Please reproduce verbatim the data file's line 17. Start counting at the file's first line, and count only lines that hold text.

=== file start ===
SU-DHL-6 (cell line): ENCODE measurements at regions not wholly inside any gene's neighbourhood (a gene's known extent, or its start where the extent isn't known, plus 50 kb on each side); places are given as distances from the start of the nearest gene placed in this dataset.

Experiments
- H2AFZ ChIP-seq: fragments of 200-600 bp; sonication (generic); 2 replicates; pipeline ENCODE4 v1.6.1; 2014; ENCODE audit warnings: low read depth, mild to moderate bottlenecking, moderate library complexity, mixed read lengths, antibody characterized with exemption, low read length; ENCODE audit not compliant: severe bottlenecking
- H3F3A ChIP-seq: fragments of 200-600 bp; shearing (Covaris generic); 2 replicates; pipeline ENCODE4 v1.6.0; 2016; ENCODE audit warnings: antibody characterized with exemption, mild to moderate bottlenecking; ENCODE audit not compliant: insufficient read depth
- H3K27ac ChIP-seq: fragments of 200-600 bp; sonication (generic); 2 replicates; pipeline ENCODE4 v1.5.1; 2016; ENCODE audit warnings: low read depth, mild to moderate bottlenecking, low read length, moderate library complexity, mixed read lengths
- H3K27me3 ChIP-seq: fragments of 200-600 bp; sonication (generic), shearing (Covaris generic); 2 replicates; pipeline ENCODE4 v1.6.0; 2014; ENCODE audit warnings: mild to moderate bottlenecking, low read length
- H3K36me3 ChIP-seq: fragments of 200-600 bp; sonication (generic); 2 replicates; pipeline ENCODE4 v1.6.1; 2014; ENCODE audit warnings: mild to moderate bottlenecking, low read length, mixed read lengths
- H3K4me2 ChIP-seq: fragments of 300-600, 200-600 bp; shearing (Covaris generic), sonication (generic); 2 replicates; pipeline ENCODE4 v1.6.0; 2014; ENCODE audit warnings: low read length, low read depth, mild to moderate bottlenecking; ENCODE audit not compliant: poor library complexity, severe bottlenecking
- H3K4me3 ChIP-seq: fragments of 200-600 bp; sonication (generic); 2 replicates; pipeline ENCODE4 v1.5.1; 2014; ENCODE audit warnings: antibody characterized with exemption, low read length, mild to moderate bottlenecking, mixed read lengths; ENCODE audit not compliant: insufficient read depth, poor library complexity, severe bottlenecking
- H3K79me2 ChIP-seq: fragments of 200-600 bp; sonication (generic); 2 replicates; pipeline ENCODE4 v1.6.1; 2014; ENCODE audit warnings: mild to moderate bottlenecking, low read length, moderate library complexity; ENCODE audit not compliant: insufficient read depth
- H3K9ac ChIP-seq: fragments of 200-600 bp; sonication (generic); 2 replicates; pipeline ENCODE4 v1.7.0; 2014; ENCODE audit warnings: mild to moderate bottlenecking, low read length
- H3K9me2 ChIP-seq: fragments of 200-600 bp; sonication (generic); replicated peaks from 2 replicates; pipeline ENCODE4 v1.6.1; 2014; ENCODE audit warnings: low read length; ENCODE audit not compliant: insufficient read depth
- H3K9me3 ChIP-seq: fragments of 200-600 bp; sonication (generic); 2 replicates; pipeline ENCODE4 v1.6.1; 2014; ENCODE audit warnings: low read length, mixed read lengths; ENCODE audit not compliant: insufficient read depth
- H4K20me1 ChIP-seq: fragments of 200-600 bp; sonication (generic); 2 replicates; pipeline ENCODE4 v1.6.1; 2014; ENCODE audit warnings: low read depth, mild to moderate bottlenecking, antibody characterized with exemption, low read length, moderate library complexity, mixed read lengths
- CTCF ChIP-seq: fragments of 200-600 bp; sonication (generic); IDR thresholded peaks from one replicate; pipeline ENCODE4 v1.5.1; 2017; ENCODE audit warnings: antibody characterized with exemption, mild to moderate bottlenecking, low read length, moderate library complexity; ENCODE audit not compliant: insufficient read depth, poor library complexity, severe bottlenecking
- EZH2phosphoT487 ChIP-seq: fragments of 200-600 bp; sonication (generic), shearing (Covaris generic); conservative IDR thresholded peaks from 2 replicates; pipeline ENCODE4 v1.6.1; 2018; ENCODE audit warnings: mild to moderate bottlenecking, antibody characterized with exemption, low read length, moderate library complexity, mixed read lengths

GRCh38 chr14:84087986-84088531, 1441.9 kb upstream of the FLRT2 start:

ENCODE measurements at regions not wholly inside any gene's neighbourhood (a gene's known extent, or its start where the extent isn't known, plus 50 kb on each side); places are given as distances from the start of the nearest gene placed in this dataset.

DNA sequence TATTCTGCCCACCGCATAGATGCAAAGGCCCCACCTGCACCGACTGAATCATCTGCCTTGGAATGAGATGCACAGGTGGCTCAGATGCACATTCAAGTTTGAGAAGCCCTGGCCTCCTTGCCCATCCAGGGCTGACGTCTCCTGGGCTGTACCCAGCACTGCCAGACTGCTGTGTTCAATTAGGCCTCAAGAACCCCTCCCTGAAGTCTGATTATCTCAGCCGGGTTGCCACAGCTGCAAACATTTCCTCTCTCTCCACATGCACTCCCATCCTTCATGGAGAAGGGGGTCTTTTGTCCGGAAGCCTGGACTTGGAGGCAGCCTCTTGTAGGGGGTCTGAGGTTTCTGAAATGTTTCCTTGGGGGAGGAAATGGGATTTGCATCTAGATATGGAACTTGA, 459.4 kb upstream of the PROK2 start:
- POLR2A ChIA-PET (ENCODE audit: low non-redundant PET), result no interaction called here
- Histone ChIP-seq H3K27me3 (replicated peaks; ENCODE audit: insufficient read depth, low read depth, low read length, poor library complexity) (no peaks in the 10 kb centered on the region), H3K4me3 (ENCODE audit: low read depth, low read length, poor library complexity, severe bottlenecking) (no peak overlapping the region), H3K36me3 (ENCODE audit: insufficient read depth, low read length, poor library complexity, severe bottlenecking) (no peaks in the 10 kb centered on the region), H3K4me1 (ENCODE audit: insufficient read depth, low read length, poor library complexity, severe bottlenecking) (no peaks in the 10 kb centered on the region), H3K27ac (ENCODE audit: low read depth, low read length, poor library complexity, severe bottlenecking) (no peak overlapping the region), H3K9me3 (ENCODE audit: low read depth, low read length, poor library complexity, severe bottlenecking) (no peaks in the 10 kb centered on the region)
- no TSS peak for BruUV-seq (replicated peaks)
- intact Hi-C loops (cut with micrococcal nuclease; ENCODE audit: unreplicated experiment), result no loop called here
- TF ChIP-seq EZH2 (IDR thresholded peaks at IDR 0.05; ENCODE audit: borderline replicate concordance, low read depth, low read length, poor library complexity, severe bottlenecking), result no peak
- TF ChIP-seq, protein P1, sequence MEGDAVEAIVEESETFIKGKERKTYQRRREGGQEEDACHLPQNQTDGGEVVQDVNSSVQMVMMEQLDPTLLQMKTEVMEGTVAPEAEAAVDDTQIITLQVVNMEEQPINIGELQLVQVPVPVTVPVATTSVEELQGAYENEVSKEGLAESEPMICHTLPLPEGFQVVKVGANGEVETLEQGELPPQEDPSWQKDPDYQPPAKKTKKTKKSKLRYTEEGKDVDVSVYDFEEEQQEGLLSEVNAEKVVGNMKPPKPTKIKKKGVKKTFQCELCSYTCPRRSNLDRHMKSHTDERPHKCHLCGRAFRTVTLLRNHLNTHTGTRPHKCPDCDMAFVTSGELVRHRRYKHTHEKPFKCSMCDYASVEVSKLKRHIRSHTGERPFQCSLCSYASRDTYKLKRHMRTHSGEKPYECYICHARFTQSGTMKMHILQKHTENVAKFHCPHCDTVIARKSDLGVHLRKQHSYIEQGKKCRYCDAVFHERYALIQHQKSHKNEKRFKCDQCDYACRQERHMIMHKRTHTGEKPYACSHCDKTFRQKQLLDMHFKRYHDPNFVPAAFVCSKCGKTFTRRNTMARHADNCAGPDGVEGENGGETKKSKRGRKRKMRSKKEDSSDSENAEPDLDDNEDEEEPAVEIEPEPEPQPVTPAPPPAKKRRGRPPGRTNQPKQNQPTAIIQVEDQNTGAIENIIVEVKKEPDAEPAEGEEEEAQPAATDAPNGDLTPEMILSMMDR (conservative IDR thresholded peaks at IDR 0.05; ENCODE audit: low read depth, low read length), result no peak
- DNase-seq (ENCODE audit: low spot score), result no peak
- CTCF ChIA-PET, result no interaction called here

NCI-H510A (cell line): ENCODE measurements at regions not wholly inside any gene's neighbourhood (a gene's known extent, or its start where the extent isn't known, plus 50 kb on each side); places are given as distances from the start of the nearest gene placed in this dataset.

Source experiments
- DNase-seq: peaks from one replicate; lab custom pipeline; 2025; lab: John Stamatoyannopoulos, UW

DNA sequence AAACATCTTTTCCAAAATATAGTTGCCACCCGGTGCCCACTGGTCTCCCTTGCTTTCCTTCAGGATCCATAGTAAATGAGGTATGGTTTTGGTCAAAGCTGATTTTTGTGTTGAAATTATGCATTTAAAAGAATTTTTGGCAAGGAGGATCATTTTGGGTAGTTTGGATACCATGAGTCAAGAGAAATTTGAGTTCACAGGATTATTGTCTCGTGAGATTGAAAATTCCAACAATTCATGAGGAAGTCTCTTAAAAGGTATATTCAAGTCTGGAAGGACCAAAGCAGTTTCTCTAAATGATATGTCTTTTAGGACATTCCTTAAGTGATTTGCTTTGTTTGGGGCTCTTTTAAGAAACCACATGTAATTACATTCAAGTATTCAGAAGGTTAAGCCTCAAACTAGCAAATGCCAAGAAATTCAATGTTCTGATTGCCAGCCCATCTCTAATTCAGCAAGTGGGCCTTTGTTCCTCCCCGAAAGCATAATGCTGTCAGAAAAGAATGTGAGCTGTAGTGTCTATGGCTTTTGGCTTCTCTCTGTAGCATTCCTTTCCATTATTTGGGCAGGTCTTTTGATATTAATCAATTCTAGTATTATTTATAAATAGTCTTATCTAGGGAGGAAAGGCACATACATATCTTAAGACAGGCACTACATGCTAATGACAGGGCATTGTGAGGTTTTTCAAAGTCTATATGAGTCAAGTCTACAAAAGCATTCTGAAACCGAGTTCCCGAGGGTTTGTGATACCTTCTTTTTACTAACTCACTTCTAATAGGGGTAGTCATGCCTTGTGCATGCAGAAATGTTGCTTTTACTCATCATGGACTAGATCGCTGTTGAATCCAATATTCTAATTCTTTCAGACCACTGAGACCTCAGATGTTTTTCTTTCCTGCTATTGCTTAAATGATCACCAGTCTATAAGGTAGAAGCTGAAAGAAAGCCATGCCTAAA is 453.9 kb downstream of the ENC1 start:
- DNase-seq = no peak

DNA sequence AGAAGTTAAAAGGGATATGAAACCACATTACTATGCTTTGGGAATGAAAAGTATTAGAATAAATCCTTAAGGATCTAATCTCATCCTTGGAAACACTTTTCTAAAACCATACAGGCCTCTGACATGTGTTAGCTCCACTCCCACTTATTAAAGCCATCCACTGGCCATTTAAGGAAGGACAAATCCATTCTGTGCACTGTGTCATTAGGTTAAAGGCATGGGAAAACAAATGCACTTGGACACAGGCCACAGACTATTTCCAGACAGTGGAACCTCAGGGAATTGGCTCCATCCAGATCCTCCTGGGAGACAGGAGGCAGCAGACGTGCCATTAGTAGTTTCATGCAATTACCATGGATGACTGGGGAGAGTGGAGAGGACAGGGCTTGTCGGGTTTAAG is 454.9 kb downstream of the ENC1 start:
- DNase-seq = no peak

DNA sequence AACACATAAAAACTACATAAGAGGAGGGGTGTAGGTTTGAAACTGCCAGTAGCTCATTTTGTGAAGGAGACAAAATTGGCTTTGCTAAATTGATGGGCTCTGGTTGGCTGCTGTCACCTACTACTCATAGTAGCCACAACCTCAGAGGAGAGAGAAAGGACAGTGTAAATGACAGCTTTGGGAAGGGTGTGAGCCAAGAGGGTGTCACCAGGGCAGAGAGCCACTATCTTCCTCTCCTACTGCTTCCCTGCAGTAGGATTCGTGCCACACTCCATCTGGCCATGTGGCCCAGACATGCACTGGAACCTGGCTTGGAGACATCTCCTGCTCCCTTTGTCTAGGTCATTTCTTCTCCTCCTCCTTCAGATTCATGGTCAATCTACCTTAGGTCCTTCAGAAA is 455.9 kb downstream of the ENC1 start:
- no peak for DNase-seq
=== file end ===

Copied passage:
GRCh38 chr14:84087986-84088531, 1441.9 kb upstream of the FLRT2 start: